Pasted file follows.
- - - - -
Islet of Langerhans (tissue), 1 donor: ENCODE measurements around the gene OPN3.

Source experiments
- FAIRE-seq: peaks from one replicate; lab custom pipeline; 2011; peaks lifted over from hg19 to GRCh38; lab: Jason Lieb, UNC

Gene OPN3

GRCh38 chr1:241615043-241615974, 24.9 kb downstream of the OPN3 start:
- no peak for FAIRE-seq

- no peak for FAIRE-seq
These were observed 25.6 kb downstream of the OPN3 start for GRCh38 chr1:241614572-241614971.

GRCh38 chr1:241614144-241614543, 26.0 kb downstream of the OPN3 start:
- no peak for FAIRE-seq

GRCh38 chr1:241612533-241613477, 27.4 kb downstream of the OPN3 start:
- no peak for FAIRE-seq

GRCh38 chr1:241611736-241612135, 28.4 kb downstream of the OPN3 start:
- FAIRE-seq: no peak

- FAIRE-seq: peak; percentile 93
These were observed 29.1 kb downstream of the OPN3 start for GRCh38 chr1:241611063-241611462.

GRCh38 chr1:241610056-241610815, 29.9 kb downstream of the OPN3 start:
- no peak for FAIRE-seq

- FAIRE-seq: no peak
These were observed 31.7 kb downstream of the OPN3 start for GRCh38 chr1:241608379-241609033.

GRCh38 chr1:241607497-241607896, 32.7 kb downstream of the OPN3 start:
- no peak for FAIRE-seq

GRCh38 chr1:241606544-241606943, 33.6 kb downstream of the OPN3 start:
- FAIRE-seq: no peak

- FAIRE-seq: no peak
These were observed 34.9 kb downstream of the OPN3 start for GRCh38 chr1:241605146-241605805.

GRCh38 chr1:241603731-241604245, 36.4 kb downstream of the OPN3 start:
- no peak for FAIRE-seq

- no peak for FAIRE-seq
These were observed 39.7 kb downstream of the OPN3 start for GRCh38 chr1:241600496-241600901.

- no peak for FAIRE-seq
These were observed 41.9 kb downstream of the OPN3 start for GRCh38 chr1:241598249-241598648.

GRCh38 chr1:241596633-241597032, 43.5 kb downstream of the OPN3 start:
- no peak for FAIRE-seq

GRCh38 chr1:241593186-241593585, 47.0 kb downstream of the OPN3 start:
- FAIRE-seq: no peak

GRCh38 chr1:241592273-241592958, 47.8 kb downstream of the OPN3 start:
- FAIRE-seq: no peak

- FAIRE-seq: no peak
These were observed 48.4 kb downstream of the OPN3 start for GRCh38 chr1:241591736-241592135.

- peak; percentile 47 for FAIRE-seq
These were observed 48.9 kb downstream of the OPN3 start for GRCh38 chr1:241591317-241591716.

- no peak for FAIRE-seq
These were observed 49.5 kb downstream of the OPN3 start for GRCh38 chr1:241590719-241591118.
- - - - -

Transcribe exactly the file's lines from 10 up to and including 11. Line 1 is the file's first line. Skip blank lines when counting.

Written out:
- no peak for FAIRE-seq

GRCh38 chr1:241612533-241613477, 27.4 kb downstream of the OPN3 start: